Diaspora wants what locals don’t have and don’t get – By Freddie Kissoon

Diaspora wants what locals don’t have and don’t get

A young agronomist invaded a local bank a few weeks ago with his gang to rob it and was killed by security personnel. The details of his life revealed that he was earning G$180,000 monthly (app US $900). When the Council of the University of Guyana terminated my contract in January 2016, I was earning G$182,000 after twenty-six consecutive years with no break.
For the three universities I attended with 26 years of service I earned two thousand dollars more than this young man. I think if he went on to achieve 26 years of service, he certainly would have ended up earning more than G$400,000. Yesu Persaud, a larger than life Guyanese icon, is a living witness.   

The local UN office needed a deputy to its foreign head. Mr. Persaud arranged for me to meet the foreign head, Mr. Juan Larraburre in November 1992. I was interviewed by the gentleman and offered the job.

On reflection I thought my contribution to Guyana’s future was at UG. I informed a much disappointed Yesu Persaud and Juan Larraburre that I would stay at UG. I stayed at UG, ended up earning a G$182,000 for twenty-six years and had my contract abruptly terminated. At the UG-sponsored diaspora forum, one of the speakers publicly stated that more systems and policies need to be in place before the diaspora could return and invest.

Ask my wife; I screamed and she ran upstairs to see what was wrong with me. I was researching my files to find letters and UG Council documents of 2005 to reply to Mr. Ralph Ramkarran. I was ready to type when blackout came, this for the third consecutive day. 0ver the past two months, I heard the following comments from some of the journalists at Kaieteur News, “Freddie, wuh you doing here so early?” This was because I had to rush down in the morning at Kaieteur News to type my columns.

Blackouts at Turkeyen where I live have become more consistent than when the PPP ruled Guyana. Blackouts come daily at Turkeyen and it is tormenting me. I am a daily columnist. I cannot work in such uncivilized conditions. I am in my mid sixties. I fought for my country’s freedom. I need to live peacefully at my age without this torment. Now I hear the folks at the diaspora conference want more to be done in Guyana before they can come back to invest. Can’t someone represent the interests of the locals at that conference?

Can I please have an invitation to address the diaspora conference to describe for them how many of us who are highly educated but we stayed and lived in Guyana under terrible conditions? My landline is 222-1615, 222-1616 and my mobile is 614-5927. My email is fredkissoon@yahoo.com. My address is Lot 47, Area Q, Turkeyen. Please call early so I can have time to research my stuff. I don’t need anything to eat. I will bring my own bottle of water.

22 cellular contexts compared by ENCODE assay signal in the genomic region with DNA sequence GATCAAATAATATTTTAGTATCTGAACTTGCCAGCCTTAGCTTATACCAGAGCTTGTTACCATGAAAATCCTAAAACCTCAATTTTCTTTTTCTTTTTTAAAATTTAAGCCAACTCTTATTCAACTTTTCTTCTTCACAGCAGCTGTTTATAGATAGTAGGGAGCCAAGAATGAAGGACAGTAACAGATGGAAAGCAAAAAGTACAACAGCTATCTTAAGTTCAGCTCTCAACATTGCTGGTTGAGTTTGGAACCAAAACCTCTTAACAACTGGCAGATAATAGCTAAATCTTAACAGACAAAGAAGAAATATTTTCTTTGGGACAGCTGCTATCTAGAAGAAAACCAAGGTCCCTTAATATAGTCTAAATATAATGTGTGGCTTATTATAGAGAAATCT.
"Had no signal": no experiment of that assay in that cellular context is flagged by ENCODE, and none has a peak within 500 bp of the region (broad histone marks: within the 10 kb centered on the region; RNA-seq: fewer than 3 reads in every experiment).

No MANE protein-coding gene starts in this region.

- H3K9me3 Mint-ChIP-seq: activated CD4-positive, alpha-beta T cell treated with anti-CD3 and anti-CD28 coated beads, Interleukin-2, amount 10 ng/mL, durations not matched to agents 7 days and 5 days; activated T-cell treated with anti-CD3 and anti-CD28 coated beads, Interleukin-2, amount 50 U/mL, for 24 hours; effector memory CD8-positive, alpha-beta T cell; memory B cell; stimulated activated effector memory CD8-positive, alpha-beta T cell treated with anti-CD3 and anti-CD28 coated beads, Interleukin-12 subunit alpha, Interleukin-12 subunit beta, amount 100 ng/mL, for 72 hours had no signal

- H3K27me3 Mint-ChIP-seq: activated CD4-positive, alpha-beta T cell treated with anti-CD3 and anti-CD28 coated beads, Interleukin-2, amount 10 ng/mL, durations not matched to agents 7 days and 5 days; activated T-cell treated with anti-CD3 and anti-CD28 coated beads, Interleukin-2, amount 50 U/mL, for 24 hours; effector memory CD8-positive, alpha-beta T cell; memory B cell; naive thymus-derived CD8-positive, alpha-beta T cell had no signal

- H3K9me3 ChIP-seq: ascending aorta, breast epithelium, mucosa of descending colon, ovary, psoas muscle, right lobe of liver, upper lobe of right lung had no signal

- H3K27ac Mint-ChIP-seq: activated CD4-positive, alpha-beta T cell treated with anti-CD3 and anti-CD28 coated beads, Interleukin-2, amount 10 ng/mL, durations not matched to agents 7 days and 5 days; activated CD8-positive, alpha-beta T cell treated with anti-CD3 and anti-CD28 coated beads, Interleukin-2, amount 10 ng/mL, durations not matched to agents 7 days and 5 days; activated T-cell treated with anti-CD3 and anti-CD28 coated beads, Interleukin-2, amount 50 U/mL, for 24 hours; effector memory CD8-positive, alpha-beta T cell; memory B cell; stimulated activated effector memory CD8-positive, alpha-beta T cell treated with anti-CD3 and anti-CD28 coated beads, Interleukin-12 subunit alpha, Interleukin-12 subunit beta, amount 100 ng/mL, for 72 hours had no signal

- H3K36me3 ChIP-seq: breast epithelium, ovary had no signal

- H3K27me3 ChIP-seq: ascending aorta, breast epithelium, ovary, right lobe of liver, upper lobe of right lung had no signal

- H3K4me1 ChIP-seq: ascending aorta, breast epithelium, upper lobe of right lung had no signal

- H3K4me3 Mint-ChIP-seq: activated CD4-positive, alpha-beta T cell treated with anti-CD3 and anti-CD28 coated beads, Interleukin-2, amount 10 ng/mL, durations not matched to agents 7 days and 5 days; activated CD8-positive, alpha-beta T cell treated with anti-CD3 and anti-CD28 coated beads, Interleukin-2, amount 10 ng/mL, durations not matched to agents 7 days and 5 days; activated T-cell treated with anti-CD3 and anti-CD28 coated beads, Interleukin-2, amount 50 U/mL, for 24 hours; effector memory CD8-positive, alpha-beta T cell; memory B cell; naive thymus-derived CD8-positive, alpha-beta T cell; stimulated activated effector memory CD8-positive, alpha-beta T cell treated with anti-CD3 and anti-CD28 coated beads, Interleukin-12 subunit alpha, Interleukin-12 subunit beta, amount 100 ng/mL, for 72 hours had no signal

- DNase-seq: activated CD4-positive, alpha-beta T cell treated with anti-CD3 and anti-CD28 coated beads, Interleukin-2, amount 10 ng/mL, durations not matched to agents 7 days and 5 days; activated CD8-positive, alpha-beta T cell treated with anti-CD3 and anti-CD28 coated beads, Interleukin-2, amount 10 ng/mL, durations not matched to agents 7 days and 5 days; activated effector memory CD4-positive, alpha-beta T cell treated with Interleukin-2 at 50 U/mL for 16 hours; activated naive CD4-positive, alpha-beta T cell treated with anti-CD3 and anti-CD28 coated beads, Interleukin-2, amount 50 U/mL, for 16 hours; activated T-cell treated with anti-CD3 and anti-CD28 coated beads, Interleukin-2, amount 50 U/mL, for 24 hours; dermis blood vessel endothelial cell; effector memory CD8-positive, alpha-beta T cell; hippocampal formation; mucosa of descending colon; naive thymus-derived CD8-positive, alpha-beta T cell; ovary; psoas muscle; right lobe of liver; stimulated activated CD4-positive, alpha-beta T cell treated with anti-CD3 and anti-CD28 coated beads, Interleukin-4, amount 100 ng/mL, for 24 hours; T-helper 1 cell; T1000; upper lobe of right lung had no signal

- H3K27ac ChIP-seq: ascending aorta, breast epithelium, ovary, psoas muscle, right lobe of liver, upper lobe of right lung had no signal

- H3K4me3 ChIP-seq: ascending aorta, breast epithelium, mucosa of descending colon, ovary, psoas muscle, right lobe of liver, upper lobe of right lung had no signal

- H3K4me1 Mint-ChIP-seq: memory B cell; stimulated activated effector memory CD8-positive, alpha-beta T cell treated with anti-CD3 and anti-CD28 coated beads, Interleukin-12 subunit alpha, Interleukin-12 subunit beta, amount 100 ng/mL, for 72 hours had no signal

I quote from a previous column on my thoughts on this subject of diaspora and us, locals. It is captioned, “Arguments for the employment of local skills,” Saturday, August 27, 2016, “UG has problems sustaining its degree programmes in disciplines like History, English etc. With that reality where are the opportunities for doing a Masters in any programme at UG? Guyanese from low income backgrounds, who hold a first degree from UG, migrate to the US, find employment hard to get, and they pursue higher education.

I know many Guyanese who are doing low level jobs and have Masters. It is easier to get a second degree in finance-related subjects in the US because the university curricula in the US favours business related subjects. If the Government of Guyana is going to emphasize strict qualifications without contexualization, then I reject such a policy. It ignores the context of the Guyanese reality.

I know police officers who retire at age 55 in Guyana and within three years, secured a higher degree in the US. They are going to be more eligible for public sector jobs than their local counterparts who retired at the same age but opportunity for higher qualifications are simply not there. What the Government needs to do is to recognize the context in which our local talent has had to operate since 1980 and arrange scholarship programmes for them after they enter government service.” (end of quote)

So we return to that statement that more needs to be done here to facilitate the diaspora. Really! What about locals? Did I read right? Ministers going to Ireland for medical treatment?

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  • Goordial Hemraj  On 07/28/2017 at 10:40 pm

    Your comment is greatly appreciated!
    Your fellow Guyanese living in the US for the same reason you addressed.

  • Albert  On 07/29/2017 at 12:46 pm

    Things are a bit more complicated than Freddie wrote. Its difficult to organize working arrangements in Guyana for those in say the US with advance degrees and experience. The US is an advanced industrial country: organized, with advance informational technology, major emphasis on research resources etc. It is difficult for people conditioned to such an environment to adapt downwards in an undeveloped country. Not to mention the local living conditions…..health services, crime.
    Someone wrote about a Guyanese who was head of a leading medical institution in the US returning to run the GT hospital. If true, it is a total occupational downsizing. A top level medical institution in the US is an highly complex affair.

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